DETROIT – So-called gently used vehicles are giving new ones a run for their money, an economist says here as the Motor City prepares for its big annual auto show featuring the industry’s latest offerings.
“The market share of gently owned vehicles is rising and clearly taking away from new vehicles,” says Charlie Chesbrough, senior economist for Cox Automotive, a company that owns several brands including AutoTrader, Kelley Blue Book and Manheim auctions.
The slightly used vehicles typically have low mileage and are only a few years old. They usually are off-lease and often sold at dealerships through certified pre-owned vehicle programs.
Their growing popularity reflects a consumer reaction to the rising cost of new vehicles. The average transaction price for those now averages nearly $38,000. That’s enough to send many consumers to the used-car lot.
“The gently used vehicles are offered for a lot less money than new,” Chesbrough says during a Cox Automotive industry overview for journalists as a prelude to the North American International Auto Show. “The question you hear all the time from consumers is, ‘Who can afford these new vehicles?’”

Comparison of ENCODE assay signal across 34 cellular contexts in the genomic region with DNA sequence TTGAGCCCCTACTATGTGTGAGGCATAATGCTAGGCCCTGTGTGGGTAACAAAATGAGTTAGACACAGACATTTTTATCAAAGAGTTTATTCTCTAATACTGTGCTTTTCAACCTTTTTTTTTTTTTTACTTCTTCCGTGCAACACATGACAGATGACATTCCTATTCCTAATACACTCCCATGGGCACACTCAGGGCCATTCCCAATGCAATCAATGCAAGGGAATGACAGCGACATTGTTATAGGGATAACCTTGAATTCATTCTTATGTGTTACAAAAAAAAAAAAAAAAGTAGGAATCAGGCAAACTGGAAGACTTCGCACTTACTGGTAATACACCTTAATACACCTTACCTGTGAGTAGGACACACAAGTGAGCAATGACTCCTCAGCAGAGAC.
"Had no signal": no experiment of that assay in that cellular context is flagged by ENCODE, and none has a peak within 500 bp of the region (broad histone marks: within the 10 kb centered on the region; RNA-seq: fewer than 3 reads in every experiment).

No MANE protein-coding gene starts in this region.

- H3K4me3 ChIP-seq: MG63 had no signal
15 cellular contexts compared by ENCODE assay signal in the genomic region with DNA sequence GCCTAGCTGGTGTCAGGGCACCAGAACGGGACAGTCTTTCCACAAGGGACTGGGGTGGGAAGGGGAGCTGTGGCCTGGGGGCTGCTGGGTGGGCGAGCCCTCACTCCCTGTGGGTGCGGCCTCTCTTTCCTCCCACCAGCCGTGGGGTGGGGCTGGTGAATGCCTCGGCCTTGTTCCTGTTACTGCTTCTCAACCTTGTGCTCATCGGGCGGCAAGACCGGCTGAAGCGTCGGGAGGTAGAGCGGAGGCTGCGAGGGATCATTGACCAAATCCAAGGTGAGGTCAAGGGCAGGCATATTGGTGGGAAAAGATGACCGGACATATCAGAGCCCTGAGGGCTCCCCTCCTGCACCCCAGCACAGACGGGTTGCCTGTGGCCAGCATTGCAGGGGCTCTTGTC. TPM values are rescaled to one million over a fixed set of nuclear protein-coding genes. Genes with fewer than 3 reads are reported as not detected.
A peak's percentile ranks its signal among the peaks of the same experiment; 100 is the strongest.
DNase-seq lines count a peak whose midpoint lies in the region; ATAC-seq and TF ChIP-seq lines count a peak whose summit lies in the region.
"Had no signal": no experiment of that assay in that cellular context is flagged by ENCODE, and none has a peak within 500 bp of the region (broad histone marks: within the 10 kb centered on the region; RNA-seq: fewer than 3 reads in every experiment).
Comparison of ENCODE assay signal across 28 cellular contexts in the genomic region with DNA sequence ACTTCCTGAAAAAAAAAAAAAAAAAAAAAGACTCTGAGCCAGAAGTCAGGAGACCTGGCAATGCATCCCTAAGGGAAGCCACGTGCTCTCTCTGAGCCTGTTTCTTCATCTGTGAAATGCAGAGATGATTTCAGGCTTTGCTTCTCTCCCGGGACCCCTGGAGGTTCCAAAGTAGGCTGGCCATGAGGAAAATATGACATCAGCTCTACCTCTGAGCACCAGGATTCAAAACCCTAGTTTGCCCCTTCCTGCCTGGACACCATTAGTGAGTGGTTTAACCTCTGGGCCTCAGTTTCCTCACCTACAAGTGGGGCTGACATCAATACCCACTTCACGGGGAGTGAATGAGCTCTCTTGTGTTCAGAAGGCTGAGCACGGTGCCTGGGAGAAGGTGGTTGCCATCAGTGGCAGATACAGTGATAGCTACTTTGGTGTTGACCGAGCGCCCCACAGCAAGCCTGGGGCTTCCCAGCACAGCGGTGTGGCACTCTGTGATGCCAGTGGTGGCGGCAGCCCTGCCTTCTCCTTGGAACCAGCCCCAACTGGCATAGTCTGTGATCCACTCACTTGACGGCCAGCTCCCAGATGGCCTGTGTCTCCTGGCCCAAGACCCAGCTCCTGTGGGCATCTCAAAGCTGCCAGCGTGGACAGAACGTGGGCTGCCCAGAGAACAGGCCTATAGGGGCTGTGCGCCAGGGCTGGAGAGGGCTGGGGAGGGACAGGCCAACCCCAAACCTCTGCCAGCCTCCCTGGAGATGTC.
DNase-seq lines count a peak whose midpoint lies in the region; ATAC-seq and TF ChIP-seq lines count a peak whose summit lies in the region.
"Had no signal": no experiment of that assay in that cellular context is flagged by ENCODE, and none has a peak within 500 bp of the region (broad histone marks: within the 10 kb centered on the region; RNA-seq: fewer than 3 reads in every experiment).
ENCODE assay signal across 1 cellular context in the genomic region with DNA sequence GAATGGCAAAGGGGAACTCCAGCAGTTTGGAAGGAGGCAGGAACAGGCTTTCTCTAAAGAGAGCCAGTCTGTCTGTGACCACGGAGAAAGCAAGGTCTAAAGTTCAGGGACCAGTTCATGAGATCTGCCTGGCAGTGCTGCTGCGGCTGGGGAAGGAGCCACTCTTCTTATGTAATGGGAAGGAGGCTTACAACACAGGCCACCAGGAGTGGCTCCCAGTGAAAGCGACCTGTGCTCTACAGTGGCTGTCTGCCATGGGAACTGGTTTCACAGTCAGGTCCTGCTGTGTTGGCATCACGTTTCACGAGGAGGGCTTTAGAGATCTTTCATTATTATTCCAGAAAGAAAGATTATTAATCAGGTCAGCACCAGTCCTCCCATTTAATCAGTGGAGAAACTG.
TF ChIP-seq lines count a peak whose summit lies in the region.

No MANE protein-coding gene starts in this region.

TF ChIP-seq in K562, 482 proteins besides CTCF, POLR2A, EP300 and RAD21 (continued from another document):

The auto industry had a better-than-expected 2018 with sales of about 17.2 million new units. “It was a great year, but 2019 is looking a little more difficult,” says Chesbrough. Cox is predicting new-vehicle sales of about 16.8 million this year. About 40 million used vehicles were sold last year.
“Some trends are turning negative,” says Jonathan Smoke, Cox Automotive’s chief economist, pointing to rising interest rates, increasing fleet sales and decreasing retail deliveries.
“Last year, the industry benefited from a strong economy and the tax reform act that gave consumers more money to spend,” he says.
But he adds tax refunds this year are not expected to be as much as they were in 2017 because tax withholding tables “were too aggressively adjusted.” The average 2018 tax refund was $2,800.
“The affordability issue is reducing the pool of people able to buy a new vehicle,” Smoke says.
For the average consumer, car-buying decisions particularly are tied to monthly payments, and those are going up, he says. “What really influences consumer behavior is the monthly payment. Astoundingly, 40% of those are $500 a month, and the share of $600 and over is increasing. The average payment reached $533 in 2018.”